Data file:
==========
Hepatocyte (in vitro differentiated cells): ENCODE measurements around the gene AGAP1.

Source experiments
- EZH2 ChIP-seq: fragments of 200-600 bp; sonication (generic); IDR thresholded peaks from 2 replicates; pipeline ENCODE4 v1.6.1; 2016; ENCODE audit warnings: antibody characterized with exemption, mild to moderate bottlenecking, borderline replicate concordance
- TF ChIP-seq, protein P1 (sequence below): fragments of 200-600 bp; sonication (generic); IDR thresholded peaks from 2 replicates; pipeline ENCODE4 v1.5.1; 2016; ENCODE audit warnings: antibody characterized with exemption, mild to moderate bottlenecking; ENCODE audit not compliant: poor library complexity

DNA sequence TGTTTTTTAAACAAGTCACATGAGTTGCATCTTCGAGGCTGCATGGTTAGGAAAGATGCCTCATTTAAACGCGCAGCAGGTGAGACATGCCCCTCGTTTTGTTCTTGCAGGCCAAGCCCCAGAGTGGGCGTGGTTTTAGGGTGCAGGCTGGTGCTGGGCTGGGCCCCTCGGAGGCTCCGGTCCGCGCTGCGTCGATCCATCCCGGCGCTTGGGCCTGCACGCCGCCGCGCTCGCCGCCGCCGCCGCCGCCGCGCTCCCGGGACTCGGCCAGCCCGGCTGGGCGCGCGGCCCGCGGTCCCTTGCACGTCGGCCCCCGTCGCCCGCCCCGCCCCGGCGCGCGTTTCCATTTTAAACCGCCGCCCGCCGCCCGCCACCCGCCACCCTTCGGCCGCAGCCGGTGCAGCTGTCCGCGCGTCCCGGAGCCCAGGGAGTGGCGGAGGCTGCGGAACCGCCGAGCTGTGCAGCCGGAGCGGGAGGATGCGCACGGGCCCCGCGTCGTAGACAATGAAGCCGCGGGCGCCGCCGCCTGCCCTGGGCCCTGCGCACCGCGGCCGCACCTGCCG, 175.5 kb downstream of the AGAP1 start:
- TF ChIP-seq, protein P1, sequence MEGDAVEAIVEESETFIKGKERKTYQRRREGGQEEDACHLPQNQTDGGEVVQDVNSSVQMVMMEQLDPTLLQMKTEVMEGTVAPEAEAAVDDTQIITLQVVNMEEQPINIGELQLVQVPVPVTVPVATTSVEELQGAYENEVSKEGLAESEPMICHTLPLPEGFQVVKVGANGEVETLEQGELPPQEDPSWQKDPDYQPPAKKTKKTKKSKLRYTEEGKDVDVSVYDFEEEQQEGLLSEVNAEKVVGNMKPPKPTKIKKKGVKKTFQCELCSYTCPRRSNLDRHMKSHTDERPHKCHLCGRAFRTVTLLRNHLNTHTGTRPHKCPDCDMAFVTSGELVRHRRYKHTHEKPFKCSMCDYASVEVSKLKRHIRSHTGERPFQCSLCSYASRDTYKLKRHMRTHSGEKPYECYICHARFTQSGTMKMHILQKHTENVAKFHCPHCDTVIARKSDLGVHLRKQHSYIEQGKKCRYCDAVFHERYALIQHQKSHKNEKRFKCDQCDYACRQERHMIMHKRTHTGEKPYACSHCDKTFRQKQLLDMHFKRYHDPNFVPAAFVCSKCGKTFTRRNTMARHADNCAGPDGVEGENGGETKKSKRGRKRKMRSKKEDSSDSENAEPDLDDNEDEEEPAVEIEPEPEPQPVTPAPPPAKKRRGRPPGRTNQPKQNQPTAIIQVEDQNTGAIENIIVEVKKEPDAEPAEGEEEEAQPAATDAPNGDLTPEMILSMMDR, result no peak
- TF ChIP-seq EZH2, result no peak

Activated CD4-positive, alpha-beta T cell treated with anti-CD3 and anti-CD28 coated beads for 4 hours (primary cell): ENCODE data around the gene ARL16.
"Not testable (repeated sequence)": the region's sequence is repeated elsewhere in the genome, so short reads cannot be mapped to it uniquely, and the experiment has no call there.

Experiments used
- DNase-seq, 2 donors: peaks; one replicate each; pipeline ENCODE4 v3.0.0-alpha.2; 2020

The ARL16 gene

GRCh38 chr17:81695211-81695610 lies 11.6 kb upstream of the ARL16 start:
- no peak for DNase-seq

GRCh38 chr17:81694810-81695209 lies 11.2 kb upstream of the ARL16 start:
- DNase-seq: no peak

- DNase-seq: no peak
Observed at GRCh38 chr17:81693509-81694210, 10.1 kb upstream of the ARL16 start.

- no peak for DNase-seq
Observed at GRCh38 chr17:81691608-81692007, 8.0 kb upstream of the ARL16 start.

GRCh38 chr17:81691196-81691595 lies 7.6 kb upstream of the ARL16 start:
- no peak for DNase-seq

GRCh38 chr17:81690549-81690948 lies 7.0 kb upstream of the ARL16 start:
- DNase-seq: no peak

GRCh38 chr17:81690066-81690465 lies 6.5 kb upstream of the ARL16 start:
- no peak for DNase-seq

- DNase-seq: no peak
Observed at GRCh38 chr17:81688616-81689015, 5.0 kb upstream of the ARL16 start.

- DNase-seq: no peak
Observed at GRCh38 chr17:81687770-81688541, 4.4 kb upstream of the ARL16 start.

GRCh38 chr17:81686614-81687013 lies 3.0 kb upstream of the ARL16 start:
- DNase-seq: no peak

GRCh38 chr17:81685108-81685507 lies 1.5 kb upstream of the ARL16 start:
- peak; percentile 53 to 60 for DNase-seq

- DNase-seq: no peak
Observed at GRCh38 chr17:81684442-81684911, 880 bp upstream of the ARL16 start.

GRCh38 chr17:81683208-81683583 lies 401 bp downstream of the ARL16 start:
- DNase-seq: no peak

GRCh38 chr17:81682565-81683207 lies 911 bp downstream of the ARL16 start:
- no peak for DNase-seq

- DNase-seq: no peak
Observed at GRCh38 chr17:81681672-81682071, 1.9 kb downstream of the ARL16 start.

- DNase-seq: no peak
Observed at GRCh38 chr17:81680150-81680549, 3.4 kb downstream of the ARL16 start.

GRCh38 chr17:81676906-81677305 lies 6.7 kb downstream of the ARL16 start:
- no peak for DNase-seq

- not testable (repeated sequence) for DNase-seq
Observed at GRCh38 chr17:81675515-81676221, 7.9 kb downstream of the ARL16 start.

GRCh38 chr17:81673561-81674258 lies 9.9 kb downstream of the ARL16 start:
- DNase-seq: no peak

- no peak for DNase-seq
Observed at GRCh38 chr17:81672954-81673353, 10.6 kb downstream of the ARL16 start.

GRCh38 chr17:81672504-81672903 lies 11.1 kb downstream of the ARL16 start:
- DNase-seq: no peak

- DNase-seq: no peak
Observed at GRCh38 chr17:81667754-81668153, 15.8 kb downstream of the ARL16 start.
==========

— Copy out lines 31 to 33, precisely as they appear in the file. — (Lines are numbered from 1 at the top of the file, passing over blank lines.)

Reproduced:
GRCh38 chr17:81686614-81687013 lies 3.0 kb upstream of the ARL16 start:
- DNase-seq: no peak

GRCh38 chr17:81685108-81685507 lies 1.5 kb upstream of the ARL16 start: